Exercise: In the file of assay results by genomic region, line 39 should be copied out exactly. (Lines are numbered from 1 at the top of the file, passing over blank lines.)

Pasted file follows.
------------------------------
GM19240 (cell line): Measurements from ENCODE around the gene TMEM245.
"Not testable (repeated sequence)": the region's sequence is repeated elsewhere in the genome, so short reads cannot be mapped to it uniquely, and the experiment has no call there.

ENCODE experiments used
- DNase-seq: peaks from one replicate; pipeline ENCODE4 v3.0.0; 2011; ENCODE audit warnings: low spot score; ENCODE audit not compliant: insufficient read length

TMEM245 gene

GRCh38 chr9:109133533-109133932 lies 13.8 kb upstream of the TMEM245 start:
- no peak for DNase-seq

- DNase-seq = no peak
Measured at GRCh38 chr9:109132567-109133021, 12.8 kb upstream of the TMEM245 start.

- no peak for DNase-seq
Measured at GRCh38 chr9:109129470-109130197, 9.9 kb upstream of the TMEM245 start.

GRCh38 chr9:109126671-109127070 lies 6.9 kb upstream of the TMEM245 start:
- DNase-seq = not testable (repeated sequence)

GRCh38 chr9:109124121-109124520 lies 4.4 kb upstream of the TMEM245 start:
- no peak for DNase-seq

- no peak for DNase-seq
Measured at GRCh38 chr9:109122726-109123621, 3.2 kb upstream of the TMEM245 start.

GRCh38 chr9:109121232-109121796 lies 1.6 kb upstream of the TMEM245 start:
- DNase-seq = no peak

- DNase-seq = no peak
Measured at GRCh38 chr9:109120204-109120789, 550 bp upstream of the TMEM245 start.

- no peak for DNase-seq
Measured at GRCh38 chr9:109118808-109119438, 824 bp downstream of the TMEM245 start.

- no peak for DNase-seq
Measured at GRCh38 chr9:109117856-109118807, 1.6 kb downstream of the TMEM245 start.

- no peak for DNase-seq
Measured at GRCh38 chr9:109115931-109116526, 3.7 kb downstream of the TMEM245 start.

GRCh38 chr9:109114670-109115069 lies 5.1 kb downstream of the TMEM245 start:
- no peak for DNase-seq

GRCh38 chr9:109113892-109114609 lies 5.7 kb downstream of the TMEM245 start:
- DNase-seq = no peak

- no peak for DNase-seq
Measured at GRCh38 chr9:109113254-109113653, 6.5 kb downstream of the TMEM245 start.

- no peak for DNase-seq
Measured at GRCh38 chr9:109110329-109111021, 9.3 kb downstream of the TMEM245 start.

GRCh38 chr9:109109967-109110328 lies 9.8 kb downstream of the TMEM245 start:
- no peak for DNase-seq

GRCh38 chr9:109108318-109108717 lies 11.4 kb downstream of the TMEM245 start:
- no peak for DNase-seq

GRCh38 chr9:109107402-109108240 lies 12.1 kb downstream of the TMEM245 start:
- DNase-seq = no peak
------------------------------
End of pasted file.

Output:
- no peak for DNase-seq